But it soon became clear that Morlot wasn’t interested in “painting” with tone colors or the kind of pictorialism of Ibert — in other words, that he wasn’t treating La mer as another piece of program music that proves how clever Debussy was at conjuring mental images of aspects of the sea through his orchestration. In fact, and especially in contrast to the Ibert, it became obvious how much Debussy manages to do without resorting to standard musical tropes to suggest water.

Instead, the “colors” here seemed closer to the way we find them used in a Mahler symphony: expressions of an internal cosmos, building into a wordless drama of struggle and affirmation.

In his latest take on the piece, Morlot often went in surprising directions. Most remarkable of all was the intensity of the drama in the third panel, which exuded an almost terrifying ferocity I’d not heard in live performances of La mer.

The synergy with the SSO was exciting. Mary Lynch’s rendition of the ambiguous oboe phrase crowned an evening of stellar playing by the woodwinds. Morlot has internalized Debussy’s score to such a degree that he occasionally created the illusion of writing it on the spot. A moving tribute to Debussy’s continuing relevance.
–Review (c)2018 Thomas May. All rights reserved.

Filed under: Debussy, Ludovic Morlot, review, Seattle Symphony

A Trip Through New York City in 1911

Originally filmed by SF Studios, a Swedish company. Sound of course added on.

Filed under: film, miscellaneous

The Esoterics: Concert Review

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Photo by Bruce Weber

Review of The Esoterics for the Seattle Times:

The Esoterics Sing Radically Secular Rewrites of Texts from the Christian Mass

The Esoterics have a reputation for giving voice to new ideas. But this past weekend’s program explored a concept that was unusual even for them.

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Filed under: choral music, review, Seattle Times

Quiara Alegría Hudes’ Theater of Dichotomies

Very glad I decided to catch The Happiest Song Plays Last before the run ended — thank you, Theatre22, for staging this.

I sadly missed the company’s production of Water by the Spoonful a few years ago and have never been able to catch the work of Pulitzer Prize-winning Quiara Alegría Hudes in New York. But now I get what the fuss is about.

The Happiest Song Plays Last is a beautifully constructed play, with rich, in-depth characterizations that the Theatre22 cast dug into and projected compassionately. Quiara Alegría Hudes’s dialogue cuts to the bone. It emanates a kind of honesty I found genuinely moving and dramatically effective.

She also carries off an intriguing structural challenge in this final play of her Elliot trilogy (named for the young Puerto Rican soldier Elliot Ruiz, who comes from North Philadelphia and serves in Iraq — a protagonist inspired by the playwright’s real-life cousin).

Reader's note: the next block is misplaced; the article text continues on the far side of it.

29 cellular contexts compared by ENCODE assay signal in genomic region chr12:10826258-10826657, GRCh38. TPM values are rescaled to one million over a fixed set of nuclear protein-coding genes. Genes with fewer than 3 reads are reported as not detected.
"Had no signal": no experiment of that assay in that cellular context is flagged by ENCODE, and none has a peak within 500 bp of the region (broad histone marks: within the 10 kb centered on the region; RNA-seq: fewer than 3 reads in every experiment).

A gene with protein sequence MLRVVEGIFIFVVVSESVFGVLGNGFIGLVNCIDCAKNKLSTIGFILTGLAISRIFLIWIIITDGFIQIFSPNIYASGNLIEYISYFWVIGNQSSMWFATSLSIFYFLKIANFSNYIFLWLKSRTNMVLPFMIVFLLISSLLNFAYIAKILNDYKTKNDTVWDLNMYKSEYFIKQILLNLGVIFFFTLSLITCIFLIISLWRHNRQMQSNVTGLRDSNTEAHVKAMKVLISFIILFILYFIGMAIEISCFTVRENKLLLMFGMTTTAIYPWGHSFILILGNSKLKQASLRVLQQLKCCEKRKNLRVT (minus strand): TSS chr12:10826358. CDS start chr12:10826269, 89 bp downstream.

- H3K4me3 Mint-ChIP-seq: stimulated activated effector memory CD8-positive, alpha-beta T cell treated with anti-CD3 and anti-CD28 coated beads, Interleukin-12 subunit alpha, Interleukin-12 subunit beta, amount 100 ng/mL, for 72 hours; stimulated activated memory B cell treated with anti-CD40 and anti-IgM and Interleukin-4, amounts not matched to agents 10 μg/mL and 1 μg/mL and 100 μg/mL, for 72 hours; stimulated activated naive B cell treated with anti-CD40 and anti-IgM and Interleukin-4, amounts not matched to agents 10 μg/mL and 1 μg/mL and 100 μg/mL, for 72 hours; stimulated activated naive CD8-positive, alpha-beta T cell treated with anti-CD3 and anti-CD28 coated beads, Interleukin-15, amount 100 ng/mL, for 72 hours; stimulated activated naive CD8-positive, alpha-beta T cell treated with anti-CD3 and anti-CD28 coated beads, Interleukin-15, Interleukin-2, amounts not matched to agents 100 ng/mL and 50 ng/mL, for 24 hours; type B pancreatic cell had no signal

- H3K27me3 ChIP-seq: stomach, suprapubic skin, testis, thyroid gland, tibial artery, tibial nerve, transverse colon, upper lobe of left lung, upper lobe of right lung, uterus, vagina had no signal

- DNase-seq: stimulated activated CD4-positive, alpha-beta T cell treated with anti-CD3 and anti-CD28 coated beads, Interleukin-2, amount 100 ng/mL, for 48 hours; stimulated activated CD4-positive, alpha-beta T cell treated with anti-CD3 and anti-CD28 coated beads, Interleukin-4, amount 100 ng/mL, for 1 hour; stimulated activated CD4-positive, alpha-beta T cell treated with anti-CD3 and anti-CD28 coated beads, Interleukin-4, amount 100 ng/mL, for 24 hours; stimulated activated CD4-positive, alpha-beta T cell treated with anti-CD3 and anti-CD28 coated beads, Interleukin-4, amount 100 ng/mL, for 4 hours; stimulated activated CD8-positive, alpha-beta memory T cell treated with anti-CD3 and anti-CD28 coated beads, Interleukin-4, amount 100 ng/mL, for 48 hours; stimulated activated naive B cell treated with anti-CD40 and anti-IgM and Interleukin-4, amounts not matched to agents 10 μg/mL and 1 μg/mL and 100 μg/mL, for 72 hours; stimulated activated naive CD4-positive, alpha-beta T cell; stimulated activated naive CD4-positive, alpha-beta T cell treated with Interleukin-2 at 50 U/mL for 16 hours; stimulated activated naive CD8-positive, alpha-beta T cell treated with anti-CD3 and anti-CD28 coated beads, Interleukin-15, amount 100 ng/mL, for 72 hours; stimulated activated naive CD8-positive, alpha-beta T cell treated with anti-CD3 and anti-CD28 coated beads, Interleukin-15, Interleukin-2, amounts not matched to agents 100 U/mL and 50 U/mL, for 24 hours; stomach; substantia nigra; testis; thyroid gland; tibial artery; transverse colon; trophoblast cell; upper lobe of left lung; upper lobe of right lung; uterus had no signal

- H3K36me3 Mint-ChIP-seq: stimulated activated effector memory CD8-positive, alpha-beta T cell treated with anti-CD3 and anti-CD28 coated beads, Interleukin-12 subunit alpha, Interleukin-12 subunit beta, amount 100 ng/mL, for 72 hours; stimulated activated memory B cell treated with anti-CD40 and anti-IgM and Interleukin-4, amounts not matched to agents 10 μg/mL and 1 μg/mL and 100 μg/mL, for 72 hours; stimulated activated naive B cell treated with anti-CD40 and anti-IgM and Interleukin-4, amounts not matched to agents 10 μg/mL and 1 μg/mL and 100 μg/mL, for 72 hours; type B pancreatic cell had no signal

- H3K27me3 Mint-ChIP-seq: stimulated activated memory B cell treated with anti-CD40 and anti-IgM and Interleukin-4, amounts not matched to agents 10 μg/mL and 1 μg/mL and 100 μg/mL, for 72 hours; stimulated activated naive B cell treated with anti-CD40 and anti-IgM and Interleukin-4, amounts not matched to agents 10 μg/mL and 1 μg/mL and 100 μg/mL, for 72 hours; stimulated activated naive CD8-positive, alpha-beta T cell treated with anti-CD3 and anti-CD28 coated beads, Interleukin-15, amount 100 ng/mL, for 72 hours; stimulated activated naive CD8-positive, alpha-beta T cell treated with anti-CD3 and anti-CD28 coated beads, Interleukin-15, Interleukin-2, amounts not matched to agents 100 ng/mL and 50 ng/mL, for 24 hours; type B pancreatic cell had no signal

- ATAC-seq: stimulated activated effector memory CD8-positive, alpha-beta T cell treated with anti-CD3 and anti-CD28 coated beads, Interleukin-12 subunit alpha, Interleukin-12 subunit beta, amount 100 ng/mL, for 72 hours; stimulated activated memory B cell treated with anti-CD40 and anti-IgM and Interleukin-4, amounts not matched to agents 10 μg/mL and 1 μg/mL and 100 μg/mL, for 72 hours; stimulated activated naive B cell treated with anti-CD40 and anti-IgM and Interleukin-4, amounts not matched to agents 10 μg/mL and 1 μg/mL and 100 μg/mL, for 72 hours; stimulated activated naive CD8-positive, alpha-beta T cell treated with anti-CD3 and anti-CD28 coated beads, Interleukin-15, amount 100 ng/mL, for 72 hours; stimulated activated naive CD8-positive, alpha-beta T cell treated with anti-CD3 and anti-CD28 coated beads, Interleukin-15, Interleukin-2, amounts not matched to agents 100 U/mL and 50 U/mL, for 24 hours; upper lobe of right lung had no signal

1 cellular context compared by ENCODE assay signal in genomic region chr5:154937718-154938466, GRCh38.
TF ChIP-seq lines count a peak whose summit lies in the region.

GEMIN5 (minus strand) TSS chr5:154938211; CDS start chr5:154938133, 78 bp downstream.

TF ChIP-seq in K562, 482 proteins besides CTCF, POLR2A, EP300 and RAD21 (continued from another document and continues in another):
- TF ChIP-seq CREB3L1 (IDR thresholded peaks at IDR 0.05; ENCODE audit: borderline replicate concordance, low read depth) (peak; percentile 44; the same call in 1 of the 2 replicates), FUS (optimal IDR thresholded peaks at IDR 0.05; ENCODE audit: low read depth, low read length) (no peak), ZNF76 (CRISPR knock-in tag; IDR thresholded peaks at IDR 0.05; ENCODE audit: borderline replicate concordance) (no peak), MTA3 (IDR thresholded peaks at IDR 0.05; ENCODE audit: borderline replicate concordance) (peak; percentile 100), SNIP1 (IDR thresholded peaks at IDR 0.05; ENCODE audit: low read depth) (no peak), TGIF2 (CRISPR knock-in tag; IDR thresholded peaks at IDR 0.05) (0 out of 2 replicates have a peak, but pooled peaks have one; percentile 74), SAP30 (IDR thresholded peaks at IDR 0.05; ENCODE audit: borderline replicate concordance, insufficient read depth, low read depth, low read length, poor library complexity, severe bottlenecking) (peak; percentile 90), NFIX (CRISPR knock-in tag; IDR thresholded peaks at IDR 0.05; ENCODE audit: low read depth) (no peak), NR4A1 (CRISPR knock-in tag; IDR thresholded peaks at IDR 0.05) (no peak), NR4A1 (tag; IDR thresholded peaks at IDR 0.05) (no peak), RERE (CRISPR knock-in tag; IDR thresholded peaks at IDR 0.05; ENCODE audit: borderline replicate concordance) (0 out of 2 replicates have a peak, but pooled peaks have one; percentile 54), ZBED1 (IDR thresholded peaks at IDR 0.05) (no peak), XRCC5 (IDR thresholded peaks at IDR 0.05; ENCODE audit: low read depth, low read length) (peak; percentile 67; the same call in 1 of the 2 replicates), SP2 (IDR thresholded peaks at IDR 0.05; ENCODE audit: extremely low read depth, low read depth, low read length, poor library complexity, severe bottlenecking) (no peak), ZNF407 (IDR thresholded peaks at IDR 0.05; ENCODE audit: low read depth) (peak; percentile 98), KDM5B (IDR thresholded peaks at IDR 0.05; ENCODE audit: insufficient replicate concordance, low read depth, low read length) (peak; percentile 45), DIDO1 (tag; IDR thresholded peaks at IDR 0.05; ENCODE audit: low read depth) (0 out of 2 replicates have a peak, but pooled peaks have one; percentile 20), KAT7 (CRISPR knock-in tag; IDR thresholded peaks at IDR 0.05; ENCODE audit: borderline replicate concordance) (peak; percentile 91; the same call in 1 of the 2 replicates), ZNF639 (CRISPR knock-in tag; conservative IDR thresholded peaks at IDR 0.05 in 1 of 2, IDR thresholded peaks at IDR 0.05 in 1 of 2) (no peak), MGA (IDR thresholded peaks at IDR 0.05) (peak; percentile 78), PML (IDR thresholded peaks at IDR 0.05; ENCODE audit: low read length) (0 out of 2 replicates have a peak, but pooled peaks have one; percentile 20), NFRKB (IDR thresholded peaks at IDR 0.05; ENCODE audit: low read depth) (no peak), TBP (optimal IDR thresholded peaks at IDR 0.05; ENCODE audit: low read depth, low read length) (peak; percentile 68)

Cinematic in scope but resolutely avoiding the formulaic clichés of commercial film and theater, Happiest Song unfolds in two very different, very distant worlds. One is in the Middle East, on a film set, with veteran Ruiz now playing the lead role in an indie docudrama about the Iraq War.

It’s being filmed in Jordan, and during off hours, Elliot develops intense connections both to his co-star, Shar, an Arab-American actress, and Ali, an exiled Iraqi hired as a consultant-gofer for the film. The Egyptian chapter of the Arab Spring starts to play out at the same time, which they learn about via the media.

The other world is the North Philly neighborhood where Elliot grew up with his cousin Yaz, cared for an adoptive mother who has since died. Yaz has decided to take her place, moving into her home to continue her activist and care-taking work supporting this impoverished community. She develops an unexpected attachment to neighbor Agustín, an older, married man passionate about his music.

Hudes cleverly splices these distinct settings, revealing the weight of guilt on Elliot — scarred by his experiences in Iraq — and also on Yaz as she confronts the pressure of living up to her saintly model. World crisis and local community protests intersect in Hudes’ warm, humane web to form this compelling story.

“Being an artist is about honoring the dichotomies that are always around us,” says Hudes. “We’re alive, and we’re going to die — that’s the basic one — but every little dichotomy that reveals itself to me is a treasure for writing and for life. You always need a yin and yang… As an artist, that daring to go beyond, that taking the next step beyond the moment you’re in is the thrill of the chase and the love of the craft.”

Filed under: playwrights

In Search of Mahlerian Music Drama at LA Phil

I covered a very unusual approach to Mahler’s Das Lied von der Erde for Musical America. This remarkably original staging by Yuval Sharon and the Chile-based Teatrocinema Company was performed this past weekend by the Los Angeles Philharmonic and Gustavo Dudamel, with soloists Russell Thomas and Tamara Mumford.
[review behind paywall]

Filed under: Los Angeles Philharmonic, Mahler, Musical America, review, Yuval Sharon